Today I interviewed three women, namely, Mrs. Ysabel García, Ms. Roa Peña (Ruiz), who wishes to remain unidentified, and Mrs. Altagracia Rojas Lara.

I got lost as I searched for Mrs. García's home. I went south on Mella St, instead of north. Luckily, everything is within walking distance. She was very warm and receptive to the questions. When I explained why I was doing this investigation, she did not present any curiosity or rejection. I was able to confirm the practice of endogamous marriages in her family, in addition to other interesting traditions. Her family was not particularly superstitious. However, there is a strong indication of Jewish ancestry in her family. When asking the final questions about the Inquisition and having possible Jewish ancestors, she denied having that knowledge. After tabulating her customs/traditions in my chart, she scored 59/78. That is more than half of what I was looking for. I can't wait for the DNA results. They will determine whether a mother with Iberian or Levantine DNA transmitted those customs or if a male taught them to a spouse.

The second interview with Ms. Roa Peña began with a rough introduction. She is a lawyer that studied at the UASD university. When I gave her the consent form, I told her that I would translate it to Spanish. She insisted on reading it herself. Initially, she did not want to be recorded, videotaped,  nor tested for DNA. I told her that she could not participate. I was ready to withdraw her as a candidate. Then she added that if there were some type of benefit, she would agree to participate, but without identifying her name or taking pictures/video. She presented an interest in acquiring a foreign passport. When I told her about the law of return of the Sephardic Jews, she knew exactly what I was talking about. She said, "¡Ahora m'estás hablando!" (Now you're talking)! She did not want to admit that she was looking for an exit, but I got it out of her. She then agreed to participate fully, but without video recordings. She wanted proof of participation. Therefore, I took a picture of the consent form and handed it to her. After interviewing her, she scored 65 out of 78. I was amazed that she even knew about the Inquisition and the Jewish ancestry of the Banilejos. I did not want her knowledge of me being a Jew to pollute the interview. Interestingly, the questions that I asked were not direct questions about Jewish identity, albeit, traditions that crypto Jews practice, with or without knowledge of Jewish ancestry. I hope to demonstrate the correlation between those customs and her DNA. When I told asked her if she had heard of the family being Jewish, she denied it, and added that she preferred being a Catholic.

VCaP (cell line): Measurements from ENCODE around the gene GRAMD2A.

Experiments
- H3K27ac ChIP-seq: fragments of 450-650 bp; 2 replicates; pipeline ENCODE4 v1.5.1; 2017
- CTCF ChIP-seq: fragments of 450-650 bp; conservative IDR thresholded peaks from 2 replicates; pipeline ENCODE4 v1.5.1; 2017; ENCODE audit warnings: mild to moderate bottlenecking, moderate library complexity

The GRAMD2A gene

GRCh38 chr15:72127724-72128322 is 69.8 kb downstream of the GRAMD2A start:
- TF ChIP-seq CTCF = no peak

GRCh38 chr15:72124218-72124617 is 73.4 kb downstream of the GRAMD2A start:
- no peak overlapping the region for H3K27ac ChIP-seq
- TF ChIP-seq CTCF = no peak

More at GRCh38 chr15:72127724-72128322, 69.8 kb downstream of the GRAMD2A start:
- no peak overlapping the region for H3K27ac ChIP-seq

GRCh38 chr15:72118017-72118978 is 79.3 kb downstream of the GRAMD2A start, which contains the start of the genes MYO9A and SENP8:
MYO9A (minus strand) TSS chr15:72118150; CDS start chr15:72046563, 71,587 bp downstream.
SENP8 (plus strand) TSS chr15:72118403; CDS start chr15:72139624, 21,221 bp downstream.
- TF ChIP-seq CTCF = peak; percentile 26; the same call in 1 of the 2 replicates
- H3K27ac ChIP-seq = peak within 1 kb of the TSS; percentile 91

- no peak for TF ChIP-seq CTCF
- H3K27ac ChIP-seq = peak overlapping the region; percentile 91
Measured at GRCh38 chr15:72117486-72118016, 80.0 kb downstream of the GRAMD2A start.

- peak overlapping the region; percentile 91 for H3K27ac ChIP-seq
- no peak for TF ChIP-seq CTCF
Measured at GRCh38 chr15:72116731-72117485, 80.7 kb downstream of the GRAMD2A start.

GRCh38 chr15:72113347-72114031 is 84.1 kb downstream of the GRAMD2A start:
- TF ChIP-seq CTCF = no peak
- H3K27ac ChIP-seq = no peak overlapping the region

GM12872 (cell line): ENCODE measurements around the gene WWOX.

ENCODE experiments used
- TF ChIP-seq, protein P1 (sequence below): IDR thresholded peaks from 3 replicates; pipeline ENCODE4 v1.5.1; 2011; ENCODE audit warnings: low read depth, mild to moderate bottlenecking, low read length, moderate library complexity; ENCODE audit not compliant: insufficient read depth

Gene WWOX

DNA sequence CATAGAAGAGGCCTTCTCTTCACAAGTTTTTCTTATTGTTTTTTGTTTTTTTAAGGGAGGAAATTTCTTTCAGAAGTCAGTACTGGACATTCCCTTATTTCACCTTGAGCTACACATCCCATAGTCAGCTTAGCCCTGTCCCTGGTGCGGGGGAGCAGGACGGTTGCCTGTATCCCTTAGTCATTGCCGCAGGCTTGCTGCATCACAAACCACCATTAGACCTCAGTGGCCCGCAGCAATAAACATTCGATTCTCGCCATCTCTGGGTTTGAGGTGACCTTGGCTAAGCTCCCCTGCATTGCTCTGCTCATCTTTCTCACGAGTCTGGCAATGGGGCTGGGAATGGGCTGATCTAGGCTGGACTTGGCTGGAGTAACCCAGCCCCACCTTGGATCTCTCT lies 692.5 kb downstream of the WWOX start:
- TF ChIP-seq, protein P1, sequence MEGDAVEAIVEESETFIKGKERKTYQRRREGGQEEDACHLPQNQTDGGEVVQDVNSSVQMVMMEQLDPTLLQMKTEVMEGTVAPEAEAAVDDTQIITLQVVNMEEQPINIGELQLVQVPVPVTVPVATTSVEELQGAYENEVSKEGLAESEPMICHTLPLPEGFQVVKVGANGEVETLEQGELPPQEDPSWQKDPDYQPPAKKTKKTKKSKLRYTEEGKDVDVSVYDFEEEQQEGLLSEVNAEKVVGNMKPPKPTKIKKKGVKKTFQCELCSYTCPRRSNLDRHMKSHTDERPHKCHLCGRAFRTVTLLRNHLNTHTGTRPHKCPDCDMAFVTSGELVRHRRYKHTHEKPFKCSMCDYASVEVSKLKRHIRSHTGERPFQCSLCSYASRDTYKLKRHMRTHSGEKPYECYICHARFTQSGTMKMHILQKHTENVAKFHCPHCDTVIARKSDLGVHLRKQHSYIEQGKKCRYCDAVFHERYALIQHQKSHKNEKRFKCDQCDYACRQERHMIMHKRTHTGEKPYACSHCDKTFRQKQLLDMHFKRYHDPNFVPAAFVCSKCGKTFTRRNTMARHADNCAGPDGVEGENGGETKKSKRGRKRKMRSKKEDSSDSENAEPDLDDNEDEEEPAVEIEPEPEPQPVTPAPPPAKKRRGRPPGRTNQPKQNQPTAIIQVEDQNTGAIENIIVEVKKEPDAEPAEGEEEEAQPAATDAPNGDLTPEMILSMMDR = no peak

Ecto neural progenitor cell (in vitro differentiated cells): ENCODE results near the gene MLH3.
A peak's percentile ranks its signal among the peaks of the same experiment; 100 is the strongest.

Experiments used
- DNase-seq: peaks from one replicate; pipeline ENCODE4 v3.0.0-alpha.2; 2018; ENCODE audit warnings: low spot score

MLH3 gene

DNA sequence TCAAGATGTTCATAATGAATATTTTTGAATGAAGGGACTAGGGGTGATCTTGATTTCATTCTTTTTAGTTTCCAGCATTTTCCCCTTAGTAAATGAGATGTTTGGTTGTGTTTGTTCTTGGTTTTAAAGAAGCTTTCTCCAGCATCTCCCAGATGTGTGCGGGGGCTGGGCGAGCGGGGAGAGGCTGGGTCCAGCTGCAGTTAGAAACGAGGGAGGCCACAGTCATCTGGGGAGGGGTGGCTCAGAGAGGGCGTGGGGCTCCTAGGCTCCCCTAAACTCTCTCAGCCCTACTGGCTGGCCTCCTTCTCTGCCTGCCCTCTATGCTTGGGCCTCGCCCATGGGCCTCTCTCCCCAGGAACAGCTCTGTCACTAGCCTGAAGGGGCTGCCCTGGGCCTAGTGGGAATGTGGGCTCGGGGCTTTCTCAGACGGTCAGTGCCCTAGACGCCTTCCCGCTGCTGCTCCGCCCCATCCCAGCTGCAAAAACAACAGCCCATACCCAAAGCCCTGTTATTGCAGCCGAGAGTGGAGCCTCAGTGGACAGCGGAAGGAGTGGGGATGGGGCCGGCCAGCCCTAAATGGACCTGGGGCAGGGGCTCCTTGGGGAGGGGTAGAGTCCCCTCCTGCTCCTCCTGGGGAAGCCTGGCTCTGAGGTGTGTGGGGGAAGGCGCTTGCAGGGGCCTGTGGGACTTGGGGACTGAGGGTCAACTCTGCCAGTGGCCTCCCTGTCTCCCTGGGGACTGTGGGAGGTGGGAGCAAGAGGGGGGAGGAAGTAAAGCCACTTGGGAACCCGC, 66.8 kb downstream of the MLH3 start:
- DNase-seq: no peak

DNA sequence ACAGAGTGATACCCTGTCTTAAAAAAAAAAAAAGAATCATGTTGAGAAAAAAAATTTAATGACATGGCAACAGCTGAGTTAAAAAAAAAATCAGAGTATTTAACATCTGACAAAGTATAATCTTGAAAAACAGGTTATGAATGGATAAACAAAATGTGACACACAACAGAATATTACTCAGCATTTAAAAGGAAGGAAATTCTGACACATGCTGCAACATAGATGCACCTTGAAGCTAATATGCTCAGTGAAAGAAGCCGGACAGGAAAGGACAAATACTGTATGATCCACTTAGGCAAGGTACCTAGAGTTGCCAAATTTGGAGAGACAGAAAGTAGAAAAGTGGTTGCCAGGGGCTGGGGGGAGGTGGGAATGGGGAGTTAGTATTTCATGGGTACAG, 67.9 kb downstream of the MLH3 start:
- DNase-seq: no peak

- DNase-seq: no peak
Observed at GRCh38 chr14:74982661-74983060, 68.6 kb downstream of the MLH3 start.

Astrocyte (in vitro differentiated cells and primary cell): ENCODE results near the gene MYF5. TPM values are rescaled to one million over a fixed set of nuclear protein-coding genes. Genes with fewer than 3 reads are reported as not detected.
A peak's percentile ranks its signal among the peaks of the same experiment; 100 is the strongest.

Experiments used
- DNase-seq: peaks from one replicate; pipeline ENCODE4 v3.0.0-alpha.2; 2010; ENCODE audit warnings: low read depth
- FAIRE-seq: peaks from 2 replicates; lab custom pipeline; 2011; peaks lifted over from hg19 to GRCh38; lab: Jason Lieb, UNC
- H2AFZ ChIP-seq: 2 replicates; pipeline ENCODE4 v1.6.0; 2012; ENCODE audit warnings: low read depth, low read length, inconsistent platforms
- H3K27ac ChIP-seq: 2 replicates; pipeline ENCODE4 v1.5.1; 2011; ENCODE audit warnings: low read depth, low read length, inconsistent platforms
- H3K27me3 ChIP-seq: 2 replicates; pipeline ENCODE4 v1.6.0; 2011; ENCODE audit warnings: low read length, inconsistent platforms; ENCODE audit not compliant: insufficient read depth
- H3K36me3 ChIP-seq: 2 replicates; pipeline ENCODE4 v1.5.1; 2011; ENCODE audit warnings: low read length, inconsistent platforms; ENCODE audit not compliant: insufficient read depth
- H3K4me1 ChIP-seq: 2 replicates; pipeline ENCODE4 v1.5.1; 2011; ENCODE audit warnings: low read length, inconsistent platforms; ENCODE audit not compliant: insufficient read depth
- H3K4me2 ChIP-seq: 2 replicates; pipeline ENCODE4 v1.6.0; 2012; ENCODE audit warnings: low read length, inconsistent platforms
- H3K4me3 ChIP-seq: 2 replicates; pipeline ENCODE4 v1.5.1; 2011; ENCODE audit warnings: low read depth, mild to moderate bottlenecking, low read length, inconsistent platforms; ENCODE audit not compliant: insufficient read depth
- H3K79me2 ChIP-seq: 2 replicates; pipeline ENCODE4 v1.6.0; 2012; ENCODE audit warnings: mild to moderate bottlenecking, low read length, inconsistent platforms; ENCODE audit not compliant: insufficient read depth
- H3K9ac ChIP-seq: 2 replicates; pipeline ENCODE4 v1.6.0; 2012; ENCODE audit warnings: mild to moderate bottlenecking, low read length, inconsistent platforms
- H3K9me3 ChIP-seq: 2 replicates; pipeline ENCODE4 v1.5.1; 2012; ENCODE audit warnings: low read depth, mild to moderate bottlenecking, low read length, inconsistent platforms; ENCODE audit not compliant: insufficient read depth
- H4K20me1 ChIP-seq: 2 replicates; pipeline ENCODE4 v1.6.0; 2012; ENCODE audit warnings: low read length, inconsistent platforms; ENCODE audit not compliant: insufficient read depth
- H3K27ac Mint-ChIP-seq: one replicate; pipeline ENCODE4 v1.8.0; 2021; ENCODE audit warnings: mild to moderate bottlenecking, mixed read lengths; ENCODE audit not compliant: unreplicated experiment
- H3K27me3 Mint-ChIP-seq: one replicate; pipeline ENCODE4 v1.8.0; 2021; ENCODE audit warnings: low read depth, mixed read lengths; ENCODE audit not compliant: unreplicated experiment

The final interview for the day was with Mrs. Rojas Lara. She was reluctant to being recorded and taking the DNA sample. After explaining why I needed it and what I was looking for (without saying mentioning Jewish ancestry), she accepted the terms. She was not sure of signing the consent form, since it is written in English. I told her that would translate everything and that nothing therein would compromise her identity nor her rights. She was weary of being arrested for signing the wrong documentation. She added that she only trusts me because the priest presented me at the church last Saturday night. The interview was very smooth. I was able to get through the 70 questions in less than 40 minutes. I was difficult to hear because of the loud music in the background. We met at a prayer house, where the women were gathered. I saw Ms. Roa Peña there, and another woman that I will be interviewing. At the same time, another woman whose maternal great-grandmother was surnamed "Sanchez" demonstrated interest in participating. After interviewing Mrs. Rojas Lara, I discovered that she descended from the Gonzalez, Rojas, Lara, Mejía, and Sanchez families. After tabulating the results of the interview, I realized that she scored 68 out of 78. At this point, I can infer that the more founding families that the subject has in her genealogy, the more of these customs are prevalent. When I asked her about the Inquisition and about having Jewish ancestry, she denied having that knowledge. She did say that her grandmother taught her to respect the commandments, when I asked about her view of the "Law of Moses."

Tomorrow I will return to Santo Domingo in the evening. I plan on interviewing 4 to 5 women, if time allows.

To be continued...

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  1. Quick question. Does the Algracia Rojas Lara mentioned above, also go by Altagrazia Rojas Lara? I have an mtDNA match by that name on Family Tree DNA.


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